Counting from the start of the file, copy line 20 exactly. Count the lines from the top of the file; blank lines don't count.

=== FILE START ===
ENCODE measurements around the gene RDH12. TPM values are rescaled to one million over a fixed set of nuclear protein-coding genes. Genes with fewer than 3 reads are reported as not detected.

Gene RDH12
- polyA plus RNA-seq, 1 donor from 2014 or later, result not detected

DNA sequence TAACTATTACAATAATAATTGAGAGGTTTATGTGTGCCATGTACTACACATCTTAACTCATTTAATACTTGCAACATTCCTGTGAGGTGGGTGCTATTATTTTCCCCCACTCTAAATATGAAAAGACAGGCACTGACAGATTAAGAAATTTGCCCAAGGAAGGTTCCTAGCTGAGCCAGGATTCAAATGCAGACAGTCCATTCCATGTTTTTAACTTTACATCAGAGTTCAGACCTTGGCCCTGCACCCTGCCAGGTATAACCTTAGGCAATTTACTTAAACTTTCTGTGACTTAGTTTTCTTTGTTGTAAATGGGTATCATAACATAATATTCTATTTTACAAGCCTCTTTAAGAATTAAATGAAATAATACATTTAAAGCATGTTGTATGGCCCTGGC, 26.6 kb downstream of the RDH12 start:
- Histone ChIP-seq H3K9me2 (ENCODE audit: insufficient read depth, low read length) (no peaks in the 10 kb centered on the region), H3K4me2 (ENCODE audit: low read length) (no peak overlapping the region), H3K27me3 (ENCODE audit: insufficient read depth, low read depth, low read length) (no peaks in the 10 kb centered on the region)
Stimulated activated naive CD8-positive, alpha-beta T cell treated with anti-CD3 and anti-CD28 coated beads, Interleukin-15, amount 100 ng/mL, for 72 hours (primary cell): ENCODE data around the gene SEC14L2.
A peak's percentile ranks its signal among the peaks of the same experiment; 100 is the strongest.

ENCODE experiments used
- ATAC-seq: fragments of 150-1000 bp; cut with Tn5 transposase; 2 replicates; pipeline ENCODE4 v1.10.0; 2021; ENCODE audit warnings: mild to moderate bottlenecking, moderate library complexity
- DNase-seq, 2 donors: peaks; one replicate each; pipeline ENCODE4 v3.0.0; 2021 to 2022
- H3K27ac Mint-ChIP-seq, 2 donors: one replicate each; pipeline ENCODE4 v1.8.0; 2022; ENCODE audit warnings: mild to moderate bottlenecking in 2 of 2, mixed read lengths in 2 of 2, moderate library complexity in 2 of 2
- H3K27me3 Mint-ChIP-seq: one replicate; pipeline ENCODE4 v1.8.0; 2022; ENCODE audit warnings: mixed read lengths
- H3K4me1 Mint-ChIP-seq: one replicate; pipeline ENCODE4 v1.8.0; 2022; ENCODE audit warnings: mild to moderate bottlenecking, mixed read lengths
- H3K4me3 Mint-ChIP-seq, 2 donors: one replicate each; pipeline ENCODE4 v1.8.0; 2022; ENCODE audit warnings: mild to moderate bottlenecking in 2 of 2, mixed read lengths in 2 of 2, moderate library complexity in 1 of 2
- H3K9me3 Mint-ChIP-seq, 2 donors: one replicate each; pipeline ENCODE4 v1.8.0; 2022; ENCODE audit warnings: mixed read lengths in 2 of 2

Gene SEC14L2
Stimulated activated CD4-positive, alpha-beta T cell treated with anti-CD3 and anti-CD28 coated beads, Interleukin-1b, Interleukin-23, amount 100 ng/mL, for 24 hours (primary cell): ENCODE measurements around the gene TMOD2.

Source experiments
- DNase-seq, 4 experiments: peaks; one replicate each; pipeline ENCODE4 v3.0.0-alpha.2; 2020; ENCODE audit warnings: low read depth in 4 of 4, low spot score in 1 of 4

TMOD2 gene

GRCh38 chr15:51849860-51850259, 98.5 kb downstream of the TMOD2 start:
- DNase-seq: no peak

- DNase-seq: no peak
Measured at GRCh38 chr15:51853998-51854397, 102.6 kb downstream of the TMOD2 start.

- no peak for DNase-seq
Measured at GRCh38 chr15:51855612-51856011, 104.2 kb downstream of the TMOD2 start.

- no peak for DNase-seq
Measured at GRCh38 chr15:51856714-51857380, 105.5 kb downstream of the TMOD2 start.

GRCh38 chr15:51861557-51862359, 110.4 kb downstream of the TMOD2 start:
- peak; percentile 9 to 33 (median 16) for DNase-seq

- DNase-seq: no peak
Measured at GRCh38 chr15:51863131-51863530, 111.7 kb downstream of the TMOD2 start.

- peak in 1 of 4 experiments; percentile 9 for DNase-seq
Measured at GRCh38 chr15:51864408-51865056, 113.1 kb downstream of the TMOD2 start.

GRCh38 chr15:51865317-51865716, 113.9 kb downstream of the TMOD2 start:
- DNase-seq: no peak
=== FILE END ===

TMOD2 gene